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The AP Interview: Scottish leader pushes independence, NATO

18/5/2022 6:39
        The European crisis wrought by Russia’s war in Ukraine makes Scotland’s independence drive more important and demands that Scotland play its “full part” in ensuring stability and security in Europe as an eventual member of NATO, Scottish leader Nicola Sturgeon said in an interview Tuesday.
        
        Sturgeon, speaking to The Associated Press, also warned that Scotland's desired move away from its role in climate-damaging North Sea oil and gas production will be challenging even if and when independence gives the Scots more direct say over North Sea wells.
        
        And she said she believed there was “overwhelming support” in Scotland to become a fully independent nation and join NATO.
        
        “Because Scotland's geographic position, in a key part of the North Atlantic, means that would be essential for our security," Sturgeon told the AP. “The principal way that Scotland would contribute for the wider security of the region" would be as a possible future NATO member, she said.
        
        Russia's invasion of Ukraine has galvanized a reshaping of the security, energy and economic alliances of Europe, and united European democracies more strongly than previously. Finland and Sweden have announced their intention to join the U.S.-European NATO security bloc in light of Russia's war.
        
        A Scotland that's independent from the United Kingdom would point to more decisions for NATO over the possibility of more expansion.
        
        Sturgeon, the country's first minister, spoke on her first trip to the United States since the pandemic lockdown. Her U.S. visit is focusing on what's been Scotland's rapid domestic transition to renewable energy and on meetings with members of Congress. Scotland in 2020 generated almost all its electricity from renewables.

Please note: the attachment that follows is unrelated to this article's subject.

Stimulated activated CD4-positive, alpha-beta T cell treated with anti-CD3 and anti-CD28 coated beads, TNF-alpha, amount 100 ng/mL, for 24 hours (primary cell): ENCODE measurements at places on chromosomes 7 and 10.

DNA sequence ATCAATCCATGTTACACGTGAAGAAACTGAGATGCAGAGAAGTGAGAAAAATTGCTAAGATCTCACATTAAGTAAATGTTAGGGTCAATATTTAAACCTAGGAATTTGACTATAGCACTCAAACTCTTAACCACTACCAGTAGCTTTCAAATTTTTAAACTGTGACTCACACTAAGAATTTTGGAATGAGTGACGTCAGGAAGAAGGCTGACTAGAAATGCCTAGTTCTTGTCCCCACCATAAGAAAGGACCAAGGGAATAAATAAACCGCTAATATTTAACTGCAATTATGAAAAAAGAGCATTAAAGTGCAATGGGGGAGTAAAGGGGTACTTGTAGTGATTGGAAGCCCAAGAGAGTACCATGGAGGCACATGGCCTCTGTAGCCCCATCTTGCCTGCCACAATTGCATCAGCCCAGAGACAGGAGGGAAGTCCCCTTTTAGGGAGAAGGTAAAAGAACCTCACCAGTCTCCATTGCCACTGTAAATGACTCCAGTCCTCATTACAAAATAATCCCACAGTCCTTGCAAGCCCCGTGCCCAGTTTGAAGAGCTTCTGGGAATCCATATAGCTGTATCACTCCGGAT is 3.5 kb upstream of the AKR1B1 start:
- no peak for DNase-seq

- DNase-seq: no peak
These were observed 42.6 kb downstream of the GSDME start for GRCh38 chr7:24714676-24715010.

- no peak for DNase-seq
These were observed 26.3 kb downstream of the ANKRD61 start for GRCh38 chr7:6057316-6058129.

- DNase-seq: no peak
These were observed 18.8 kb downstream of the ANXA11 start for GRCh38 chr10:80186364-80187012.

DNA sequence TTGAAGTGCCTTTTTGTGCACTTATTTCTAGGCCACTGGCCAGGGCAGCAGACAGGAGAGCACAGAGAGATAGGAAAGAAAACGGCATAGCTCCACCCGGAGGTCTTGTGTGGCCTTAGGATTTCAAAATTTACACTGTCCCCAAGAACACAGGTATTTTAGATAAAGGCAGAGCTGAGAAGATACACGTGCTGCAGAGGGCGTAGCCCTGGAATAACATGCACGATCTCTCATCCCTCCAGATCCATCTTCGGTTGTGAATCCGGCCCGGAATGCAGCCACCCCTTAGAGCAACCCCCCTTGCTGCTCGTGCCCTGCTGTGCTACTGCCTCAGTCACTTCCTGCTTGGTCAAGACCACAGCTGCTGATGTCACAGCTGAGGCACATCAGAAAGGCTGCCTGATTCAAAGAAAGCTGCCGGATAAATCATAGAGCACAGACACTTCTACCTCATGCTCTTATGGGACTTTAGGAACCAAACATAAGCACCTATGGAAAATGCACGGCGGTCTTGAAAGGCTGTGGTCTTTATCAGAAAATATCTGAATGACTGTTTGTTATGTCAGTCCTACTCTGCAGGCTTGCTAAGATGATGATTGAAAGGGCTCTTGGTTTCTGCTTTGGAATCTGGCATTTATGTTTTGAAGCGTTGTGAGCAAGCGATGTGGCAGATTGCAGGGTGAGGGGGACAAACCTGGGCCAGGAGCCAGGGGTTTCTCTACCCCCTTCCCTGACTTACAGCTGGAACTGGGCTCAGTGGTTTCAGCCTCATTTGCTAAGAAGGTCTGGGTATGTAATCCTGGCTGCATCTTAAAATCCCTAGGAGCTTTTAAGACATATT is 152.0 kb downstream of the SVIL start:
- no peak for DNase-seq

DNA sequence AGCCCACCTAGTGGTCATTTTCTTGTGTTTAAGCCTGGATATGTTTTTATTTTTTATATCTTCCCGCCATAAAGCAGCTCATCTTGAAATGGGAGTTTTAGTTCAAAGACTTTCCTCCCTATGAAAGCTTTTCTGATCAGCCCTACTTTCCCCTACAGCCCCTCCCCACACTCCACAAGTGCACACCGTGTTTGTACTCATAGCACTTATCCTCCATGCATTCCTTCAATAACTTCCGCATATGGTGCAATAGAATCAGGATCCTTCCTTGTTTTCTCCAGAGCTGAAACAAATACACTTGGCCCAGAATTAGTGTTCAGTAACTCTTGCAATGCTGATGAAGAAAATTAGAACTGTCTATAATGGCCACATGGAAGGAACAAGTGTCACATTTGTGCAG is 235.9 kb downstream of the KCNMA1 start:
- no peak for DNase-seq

Sturgeon said “yes” when asked if her government still plans a new referendum on Scottish independence by next year, after Scottish voters rejected it 55%-45% in 2014. That was her government's “very firm mandate” from voters, she said.
        
        Sturgeon's Scottish National Party rose to power partly on a 1970s slogan of “It's Scotland's oil," emphasizing demands for more benefit and more say over Scotland's share of the United Kingdom's North Sea oil and gas production.
        
        Sturgeon, whose government hosted last year's U.N. global climate change conference in Glasgow, on Tuesday emphasized Scotland's determination to be a leader in moving away from climate-wrecking oil and gas production. But she made no guarantees an independent Scotland would wind down its share of oil and gas production any more quickly than it now plans.
        
        And she rejected arguments from some opponents of Scottish independence that splitting from the United Kingdom would weaken the UK and the overall Western security alliance at a time of crisis on the continent, given Russia's war in Ukraine.
        
        “With all the challenges,” Sturgeon said, “it's more important that Scotland plays its full part...in finding the solutions to the challenges the world faces."
        
        “And independence better equips us to do that,” Sturgeon said.
        
        



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